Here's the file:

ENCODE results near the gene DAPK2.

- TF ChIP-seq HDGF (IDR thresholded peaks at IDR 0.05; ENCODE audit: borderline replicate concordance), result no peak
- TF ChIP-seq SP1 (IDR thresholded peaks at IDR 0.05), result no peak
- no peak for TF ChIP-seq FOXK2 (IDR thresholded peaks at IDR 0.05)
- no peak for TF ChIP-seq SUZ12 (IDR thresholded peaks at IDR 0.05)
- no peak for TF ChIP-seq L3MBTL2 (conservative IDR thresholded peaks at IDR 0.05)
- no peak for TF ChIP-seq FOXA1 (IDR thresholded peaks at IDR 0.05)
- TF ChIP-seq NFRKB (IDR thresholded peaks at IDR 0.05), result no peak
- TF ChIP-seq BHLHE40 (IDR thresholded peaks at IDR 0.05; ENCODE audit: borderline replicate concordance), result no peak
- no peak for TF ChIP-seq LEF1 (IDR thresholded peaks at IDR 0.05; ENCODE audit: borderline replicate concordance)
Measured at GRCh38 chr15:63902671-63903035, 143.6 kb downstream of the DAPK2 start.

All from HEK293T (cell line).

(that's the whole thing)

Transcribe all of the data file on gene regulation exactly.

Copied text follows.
ENCODE results near the gene DAPK2.

- TF ChIP-seq HDGF (IDR thresholded peaks at IDR 0.05; ENCODE audit: borderline replicate concordance), result no peak
- TF ChIP-seq SP1 (IDR thresholded peaks at IDR 0.05), result no peak
- no peak for TF ChIP-seq FOXK2 (IDR thresholded peaks at IDR 0.05)
- no peak for TF ChIP-seq SUZ12 (IDR thresholded peaks at IDR 0.05)
- no peak for TF ChIP-seq L3MBTL2 (conservative IDR thresholded peaks at IDR 0.05)
- no peak for TF ChIP-seq FOXA1 (IDR thresholded peaks at IDR 0.05)
- TF ChIP-seq NFRKB (IDR thresholded peaks at IDR 0.05), result no peak
- TF ChIP-seq BHLHE40 (IDR thresholded peaks at IDR 0.05; ENCODE audit: borderline replicate concordance), result no peak
- no peak for TF ChIP-seq LEF1 (IDR thresholded peaks at IDR 0.05; ENCODE audit: borderline replicate concordance)
Measured at GRCh38 chr15:63902671-63903035, 143.6 kb downstream of the DAPK2 start.

All from HEK293T (cell line).